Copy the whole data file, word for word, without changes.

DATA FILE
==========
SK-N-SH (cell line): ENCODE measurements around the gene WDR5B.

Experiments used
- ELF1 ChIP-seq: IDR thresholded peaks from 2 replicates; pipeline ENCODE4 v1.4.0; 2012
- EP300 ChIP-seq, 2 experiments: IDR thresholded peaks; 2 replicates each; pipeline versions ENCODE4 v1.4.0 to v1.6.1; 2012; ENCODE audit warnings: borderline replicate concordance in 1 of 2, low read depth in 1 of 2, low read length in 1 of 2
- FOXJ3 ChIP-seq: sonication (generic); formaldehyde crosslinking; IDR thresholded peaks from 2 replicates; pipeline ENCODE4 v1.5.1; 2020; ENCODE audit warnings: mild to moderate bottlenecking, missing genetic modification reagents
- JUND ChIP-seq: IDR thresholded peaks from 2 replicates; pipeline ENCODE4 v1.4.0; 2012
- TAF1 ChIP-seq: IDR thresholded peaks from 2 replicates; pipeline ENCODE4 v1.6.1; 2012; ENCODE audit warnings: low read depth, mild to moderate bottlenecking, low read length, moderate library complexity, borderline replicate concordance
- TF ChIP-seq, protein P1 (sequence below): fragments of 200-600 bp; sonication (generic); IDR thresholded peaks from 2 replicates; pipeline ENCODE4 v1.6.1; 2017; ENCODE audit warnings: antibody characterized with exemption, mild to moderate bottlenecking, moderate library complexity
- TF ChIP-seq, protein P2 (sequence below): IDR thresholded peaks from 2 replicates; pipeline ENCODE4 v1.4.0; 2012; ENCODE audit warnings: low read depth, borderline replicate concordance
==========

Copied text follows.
SK-N-SH (cell line): ENCODE measurements around the gene WDR5B.

Experiments used
- ELF1 ChIP-seq: IDR thresholded peaks from 2 replicates; pipeline ENCODE4 v1.4.0; 2012
- EP300 ChIP-seq, 2 experiments: IDR thresholded peaks; 2 replicates each; pipeline versions ENCODE4 v1.4.0 to v1.6.1; 2012; ENCODE audit warnings: borderline replicate concordance in 1 of 2, low read depth in 1 of 2, low read length in 1 of 2
- FOXJ3 ChIP-seq: sonication (generic); formaldehyde crosslinking; IDR thresholded peaks from 2 replicates; pipeline ENCODE4 v1.5.1; 2020; ENCODE audit warnings: mild to moderate bottlenecking, missing genetic modification reagents
- JUND ChIP-seq: IDR thresholded peaks from 2 replicates; pipeline ENCODE4 v1.4.0; 2012
- TAF1 ChIP-seq: IDR thresholded peaks from 2 replicates; pipeline ENCODE4 v1.6.1; 2012; ENCODE audit warnings: low read depth, mild to moderate bottlenecking, low read length, moderate library complexity, borderline replicate concordance
- TF ChIP-seq, protein P1 (sequence below): fragments of 200-600 bp; sonication (generic); IDR thresholded peaks from 2 replicates; pipeline ENCODE4 v1.6.1; 2017; ENCODE audit warnings: antibody characterized with exemption, mild to moderate bottlenecking, moderate library complexity
- TF ChIP-seq, protein P2 (sequence below): IDR thresholded peaks from 2 replicates; pipeline ENCODE4 v1.4.0; 2012; ENCODE audit warnings: low read depth, borderline replicate concordance